Want Success? Take Uncomfortable Action!
“Faith is taking the first step even when you do not see the whole staircase.” Martin Luther King
Staying in your comfort zones and routines make you feel at ease and in control. But this comfort level dulls your senses. I have driven to work taking the same route repeatedly and not remembering what happened during the drive. I had tuned out. As life becomes routine and your day or week ends, you look back realizing you have tuned out most of your life and doing so daily. When living on autopilot, you miss out on precious moments that matter.
Are you living on autopilot scared to take uncomfortable action to change? Fear will keep you stuck on autopilot. Fear is your response to threat and danger. This innate emotion of fear brings biological changes that help you flee faster, fight better, sweat, dilate the central blood vessels, and increase muscle tension. Prolonged exposure to fearful stimuli leads to stress. It elevates levels of the “stress hormone” cortisol, which in excess leads to system-wide inflammation, immune system suppression, mental illness, and even cell death. That’s why taking uncomfortable action is something you should embrace.
Putting yourself in new and unfamiliar situations triggers a unique part of the brain that releases dopamine, nature’s happy chemical. Did you know that this unique region of the brain is only activated when you see or experience completely new things? You do not have to enjoy being uncomfortable. Just ensure you grow and benefit from discomfort by taking action:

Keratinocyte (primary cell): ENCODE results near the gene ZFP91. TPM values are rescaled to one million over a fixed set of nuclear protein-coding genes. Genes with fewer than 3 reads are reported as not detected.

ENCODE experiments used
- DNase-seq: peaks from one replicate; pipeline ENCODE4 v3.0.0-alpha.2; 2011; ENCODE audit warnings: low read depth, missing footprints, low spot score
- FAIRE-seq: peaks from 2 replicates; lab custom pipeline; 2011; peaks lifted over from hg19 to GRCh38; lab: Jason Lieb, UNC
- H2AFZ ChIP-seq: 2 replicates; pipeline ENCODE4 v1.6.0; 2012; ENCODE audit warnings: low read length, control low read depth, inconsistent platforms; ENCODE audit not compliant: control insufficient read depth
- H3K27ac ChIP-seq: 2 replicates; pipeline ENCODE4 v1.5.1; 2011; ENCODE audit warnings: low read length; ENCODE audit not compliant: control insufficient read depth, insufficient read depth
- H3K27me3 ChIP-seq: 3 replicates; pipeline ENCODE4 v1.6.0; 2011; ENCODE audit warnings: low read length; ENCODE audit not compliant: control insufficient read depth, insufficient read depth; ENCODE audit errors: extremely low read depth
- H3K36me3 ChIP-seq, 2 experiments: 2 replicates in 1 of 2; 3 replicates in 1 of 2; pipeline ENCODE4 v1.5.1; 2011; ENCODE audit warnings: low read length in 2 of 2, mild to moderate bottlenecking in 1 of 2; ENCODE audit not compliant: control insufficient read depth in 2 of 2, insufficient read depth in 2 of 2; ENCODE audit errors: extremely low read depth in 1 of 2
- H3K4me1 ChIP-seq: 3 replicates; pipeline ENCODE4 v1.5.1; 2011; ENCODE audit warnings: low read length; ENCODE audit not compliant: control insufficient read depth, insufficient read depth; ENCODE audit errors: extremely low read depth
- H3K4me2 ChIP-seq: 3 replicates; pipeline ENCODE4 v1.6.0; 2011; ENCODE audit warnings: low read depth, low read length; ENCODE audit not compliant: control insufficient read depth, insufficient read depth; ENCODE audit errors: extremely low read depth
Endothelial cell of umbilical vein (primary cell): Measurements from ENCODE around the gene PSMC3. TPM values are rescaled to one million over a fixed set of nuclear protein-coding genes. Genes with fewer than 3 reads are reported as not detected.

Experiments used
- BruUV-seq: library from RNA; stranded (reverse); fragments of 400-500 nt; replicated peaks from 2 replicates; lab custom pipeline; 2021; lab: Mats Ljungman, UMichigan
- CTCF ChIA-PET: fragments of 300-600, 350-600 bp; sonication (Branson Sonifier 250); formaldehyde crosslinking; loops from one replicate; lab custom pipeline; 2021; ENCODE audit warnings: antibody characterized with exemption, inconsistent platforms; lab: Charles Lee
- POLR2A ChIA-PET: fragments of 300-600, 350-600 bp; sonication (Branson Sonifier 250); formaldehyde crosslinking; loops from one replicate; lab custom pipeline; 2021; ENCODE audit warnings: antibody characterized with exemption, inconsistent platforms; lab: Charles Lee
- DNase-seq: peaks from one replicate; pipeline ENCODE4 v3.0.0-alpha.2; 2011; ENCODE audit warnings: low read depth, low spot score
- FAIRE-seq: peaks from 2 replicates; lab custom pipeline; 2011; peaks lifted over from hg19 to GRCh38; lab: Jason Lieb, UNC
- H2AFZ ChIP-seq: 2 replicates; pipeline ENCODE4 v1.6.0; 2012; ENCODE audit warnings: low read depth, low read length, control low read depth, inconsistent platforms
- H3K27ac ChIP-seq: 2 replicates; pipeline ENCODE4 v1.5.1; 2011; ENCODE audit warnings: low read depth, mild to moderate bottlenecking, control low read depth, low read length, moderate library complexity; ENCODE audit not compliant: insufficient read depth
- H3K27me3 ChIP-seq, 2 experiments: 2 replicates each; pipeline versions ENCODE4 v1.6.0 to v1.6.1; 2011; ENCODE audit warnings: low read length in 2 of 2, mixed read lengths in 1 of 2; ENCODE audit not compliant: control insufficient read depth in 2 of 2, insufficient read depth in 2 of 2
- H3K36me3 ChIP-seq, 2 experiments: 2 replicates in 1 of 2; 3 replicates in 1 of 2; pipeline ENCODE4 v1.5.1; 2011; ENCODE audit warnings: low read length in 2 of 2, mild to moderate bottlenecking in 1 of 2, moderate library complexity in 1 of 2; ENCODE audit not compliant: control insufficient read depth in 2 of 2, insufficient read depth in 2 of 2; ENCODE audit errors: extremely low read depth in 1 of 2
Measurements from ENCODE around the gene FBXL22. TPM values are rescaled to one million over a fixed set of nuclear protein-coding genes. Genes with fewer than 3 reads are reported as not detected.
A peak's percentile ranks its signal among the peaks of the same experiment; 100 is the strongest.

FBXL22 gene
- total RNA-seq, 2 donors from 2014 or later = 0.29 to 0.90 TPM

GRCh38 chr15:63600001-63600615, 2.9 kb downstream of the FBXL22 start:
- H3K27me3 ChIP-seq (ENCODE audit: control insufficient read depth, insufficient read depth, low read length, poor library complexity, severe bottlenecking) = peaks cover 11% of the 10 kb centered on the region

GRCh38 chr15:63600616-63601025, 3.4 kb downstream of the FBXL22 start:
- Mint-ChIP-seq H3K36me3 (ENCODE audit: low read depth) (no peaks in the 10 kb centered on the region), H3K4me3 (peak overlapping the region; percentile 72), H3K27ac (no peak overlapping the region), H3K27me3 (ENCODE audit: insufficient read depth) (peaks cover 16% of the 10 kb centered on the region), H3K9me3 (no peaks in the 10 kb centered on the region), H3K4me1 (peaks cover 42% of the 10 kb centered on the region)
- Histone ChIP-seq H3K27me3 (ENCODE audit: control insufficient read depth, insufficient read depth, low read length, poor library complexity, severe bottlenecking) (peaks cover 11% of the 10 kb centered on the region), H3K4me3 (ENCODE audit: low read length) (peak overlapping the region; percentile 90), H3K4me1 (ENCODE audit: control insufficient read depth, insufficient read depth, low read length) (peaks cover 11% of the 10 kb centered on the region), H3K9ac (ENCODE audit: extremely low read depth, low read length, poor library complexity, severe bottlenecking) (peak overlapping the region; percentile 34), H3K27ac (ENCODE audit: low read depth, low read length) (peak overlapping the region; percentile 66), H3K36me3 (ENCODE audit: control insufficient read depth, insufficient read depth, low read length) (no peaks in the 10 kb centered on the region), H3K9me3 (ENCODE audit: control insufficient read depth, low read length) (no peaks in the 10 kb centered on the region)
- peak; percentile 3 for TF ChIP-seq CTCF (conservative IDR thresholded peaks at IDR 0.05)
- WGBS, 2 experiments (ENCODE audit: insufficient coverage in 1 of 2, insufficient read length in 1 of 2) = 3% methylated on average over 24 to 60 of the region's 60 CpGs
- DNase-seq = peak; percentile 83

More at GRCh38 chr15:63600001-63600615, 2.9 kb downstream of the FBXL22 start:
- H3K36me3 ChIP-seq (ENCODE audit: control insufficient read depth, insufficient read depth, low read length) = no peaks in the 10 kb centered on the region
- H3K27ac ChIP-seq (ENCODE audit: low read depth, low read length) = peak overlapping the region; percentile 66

• Clear your head and surround yourself with positive persuasions, i.e., prayer, reading, or talking to a friend.
• Identify your source of discomfort through brainstorming your discomfort on paper. Understand what and why the discomfort (embarrassment about what will others think). Set a plan to change because sudden change will bring you discomfort that you never thought would surface.
• Reflect on what is familiar about your feelings of discomfort. Celebrate small wins of growth and reflect on your failures because they are lessons. Dr. Martin Seligman, Positive Psychology said, “It is not our failures that determine our future success, but how we explain it to ourselves.”
• Take the leap into uncomfortable action. Mark Zuckerberg said, “The biggest risk is not taking any risk. In a world that’s changing quickly, the only strategy that is guaranteed to fail is not taking any risks."
Allow yourself to see problems and hurdles as opportunities. W.E.B. DuBois, Sociologist, wrote a letter to his daughter Yolande, knowing she would have several feelings of being a fish out of water in her new school halfway around the world. She would be away from all that she knew during a contentious time for African Americans. He did not work to shield her from her fears but asked her to revel in those fears. Below are some areas where you should consider taking uncomfortable action that will help lead to success.